- The European rabbit, introduced to Australia in 1859, has reached a population of over 200 million, necessitating the construction of a 2000 mile long rabbit-proof-fence to prevent the wholesale destruction of farmlands.
- In 1956, African bees brought over by Brazilian scientists to breed for honey production escaped their quarantine and gave rise to the noted “killer bee” scare.
The list goes on and on. In the United States alone, containment costs of invasive species are estimated at $138 billion annually.
But the violation of natural boundaries has even more broad-reaching consequences, affecting not only the stability of our physical world but the integrity of the moral universe as well. In his book Modern Times: the world from the twenties to the nineties, historian Paul Johnson analyzes the impact of Albert Einstein’s theory of relativity upon the way Western society began to look at the established values of the ages:
All at once, nothing seemed certain in the movements of the spheres… It was as though the spinning globe had been taken off its axis and cast adrift in a universe which no longer conformed to accustomed standards and measurement. At the beginning of the 1920s the belief began to circulate, for the first time at a popular level, that there were no longer any absolutes: of time and space, of good and evil, of knowledge, above all of value. Mistakenly but perhaps inevitably, relativity became confused with relativism.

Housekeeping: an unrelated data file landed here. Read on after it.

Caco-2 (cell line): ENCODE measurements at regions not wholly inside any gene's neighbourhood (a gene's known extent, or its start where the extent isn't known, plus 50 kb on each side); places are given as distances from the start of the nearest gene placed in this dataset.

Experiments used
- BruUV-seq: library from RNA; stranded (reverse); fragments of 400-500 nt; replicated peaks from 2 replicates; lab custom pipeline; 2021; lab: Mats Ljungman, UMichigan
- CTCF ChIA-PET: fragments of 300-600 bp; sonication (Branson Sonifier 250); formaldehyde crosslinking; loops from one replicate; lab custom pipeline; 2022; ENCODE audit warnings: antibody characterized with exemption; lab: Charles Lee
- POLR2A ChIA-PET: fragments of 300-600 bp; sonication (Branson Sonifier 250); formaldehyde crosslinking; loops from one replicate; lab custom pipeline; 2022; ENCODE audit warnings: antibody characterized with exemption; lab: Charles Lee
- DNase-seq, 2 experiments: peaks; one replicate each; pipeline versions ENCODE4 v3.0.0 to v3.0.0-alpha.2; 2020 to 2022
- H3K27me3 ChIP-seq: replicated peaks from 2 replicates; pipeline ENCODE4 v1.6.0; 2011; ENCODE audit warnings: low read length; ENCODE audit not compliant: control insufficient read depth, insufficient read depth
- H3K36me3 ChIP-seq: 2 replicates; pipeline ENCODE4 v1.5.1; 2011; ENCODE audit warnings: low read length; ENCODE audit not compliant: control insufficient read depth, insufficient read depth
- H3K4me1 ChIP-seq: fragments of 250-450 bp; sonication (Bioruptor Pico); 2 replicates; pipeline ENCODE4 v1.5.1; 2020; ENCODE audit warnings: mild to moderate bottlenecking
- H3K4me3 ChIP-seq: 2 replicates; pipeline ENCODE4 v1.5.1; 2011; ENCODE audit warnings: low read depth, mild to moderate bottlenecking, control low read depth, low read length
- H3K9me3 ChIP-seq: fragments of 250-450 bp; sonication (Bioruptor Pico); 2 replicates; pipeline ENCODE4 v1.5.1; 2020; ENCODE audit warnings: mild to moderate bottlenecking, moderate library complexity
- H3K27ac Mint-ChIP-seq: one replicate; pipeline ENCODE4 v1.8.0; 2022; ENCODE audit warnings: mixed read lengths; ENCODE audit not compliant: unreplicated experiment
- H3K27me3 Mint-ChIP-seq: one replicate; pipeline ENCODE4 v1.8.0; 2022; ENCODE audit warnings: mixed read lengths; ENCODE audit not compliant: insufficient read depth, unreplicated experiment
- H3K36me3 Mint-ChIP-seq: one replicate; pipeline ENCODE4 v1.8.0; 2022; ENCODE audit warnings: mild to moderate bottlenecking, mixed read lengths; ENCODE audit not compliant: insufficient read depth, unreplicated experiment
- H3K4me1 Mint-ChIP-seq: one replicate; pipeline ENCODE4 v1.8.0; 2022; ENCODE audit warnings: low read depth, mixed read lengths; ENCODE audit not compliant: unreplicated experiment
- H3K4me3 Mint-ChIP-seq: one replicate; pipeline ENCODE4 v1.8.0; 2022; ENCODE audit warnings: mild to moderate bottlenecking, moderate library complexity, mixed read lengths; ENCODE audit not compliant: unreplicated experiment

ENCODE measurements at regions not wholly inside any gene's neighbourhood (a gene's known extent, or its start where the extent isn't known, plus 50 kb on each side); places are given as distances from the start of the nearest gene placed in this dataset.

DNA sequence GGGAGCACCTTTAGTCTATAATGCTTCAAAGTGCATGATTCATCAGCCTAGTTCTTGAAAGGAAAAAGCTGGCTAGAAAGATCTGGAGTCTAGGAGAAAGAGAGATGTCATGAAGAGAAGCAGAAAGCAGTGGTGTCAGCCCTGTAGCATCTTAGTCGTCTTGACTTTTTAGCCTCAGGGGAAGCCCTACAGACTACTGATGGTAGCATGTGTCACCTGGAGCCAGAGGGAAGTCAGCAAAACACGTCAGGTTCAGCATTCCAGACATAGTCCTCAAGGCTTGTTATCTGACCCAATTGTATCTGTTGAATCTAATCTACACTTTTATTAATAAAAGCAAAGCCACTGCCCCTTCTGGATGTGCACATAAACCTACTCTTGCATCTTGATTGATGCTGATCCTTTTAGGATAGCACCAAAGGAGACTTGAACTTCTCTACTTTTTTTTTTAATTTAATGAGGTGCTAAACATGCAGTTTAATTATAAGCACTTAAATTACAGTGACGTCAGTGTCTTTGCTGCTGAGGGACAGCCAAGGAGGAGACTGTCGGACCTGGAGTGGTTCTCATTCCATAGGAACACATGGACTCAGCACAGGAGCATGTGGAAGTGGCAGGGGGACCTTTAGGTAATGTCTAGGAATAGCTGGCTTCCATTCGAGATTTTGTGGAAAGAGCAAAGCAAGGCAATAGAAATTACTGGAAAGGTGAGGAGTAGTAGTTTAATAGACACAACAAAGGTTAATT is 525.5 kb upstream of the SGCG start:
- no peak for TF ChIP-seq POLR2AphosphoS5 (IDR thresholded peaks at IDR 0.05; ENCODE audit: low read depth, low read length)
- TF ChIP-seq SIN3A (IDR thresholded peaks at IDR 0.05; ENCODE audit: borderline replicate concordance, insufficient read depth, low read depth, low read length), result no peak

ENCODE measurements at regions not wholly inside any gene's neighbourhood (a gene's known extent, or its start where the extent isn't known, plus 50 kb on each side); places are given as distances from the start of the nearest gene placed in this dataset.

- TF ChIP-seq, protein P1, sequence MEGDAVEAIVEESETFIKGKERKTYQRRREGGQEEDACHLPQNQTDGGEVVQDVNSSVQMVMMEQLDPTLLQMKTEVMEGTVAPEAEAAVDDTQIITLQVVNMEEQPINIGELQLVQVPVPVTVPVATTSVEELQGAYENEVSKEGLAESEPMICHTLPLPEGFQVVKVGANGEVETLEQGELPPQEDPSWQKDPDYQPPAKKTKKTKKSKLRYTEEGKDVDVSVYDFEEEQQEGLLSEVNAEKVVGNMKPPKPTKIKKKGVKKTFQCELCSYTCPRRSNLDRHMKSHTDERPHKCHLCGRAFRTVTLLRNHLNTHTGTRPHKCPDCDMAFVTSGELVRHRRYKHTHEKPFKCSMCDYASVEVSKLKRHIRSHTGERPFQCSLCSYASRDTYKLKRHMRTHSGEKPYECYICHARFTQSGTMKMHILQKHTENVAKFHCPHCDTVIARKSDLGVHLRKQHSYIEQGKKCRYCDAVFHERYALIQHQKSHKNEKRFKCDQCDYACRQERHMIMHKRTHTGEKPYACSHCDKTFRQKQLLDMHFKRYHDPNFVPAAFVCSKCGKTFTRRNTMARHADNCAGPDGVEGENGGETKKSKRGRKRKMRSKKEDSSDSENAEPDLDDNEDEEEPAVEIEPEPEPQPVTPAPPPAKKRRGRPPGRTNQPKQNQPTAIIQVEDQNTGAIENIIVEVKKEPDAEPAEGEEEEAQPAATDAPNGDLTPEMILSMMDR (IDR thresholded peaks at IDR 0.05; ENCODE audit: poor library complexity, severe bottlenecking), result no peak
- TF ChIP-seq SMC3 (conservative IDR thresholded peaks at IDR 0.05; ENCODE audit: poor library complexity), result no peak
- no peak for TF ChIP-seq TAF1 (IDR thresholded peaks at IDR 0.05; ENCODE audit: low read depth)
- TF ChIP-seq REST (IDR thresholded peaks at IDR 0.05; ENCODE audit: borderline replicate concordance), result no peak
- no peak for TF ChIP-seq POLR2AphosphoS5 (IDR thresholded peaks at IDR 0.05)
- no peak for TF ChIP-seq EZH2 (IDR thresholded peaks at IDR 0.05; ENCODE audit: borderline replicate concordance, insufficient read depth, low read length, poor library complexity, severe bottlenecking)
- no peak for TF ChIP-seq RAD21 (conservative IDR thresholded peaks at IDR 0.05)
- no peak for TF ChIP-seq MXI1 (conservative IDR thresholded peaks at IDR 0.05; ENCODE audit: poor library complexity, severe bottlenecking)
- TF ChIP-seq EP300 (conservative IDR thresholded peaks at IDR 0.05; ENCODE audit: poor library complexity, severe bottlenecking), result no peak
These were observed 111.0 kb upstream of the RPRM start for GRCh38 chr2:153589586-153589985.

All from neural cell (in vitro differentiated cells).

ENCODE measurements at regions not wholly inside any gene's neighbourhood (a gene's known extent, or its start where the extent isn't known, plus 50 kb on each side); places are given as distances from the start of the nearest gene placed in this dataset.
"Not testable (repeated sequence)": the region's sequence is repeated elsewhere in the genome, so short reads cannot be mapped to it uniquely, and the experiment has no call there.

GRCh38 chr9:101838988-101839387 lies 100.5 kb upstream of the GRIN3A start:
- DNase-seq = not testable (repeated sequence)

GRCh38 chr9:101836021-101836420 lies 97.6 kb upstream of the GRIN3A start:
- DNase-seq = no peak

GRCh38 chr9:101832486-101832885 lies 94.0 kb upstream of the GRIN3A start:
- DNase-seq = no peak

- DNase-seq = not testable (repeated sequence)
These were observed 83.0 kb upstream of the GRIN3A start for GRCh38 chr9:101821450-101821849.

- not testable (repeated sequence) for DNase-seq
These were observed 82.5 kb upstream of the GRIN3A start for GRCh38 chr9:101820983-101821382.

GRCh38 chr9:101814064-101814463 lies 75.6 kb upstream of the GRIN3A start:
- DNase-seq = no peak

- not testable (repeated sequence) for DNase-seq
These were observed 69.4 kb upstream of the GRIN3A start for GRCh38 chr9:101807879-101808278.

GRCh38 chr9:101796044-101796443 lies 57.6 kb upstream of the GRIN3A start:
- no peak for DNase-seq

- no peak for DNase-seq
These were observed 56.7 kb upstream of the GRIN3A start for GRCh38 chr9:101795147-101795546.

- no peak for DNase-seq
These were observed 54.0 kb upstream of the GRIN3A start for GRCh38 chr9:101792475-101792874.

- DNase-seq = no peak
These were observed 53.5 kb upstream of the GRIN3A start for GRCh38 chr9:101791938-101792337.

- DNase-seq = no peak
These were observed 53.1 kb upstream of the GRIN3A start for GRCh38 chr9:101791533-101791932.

No one was more distressed than Einstein by this public misapprehension. He was bewildered by the relentless publicity and error which his work seemed to promote…
Einstein was not a practicing Jew, but he acknowledged a God. He believed passionately in absolute standards of right and wrong… He wrote to [colleague Max] Born: “You believe in a God who plays dice, and I in complete law and order in a world which objectively exists and which I, in a wildly speculative way, am trying to capture. I firmly believe, but I hope that someone will discover a more realistic way or rather a more tangible basis than it has been my lot to find.”
But Einstein failed to produce a unified theory, either in the 1920s or thereafter. He lived to see moral relativism, to him a disease, become a social pandemic, just as he lived to see his fatal equation bring into existence nuclear warfare. There were times, he said at the end of his life, when he wished he had been a simple watchmaker…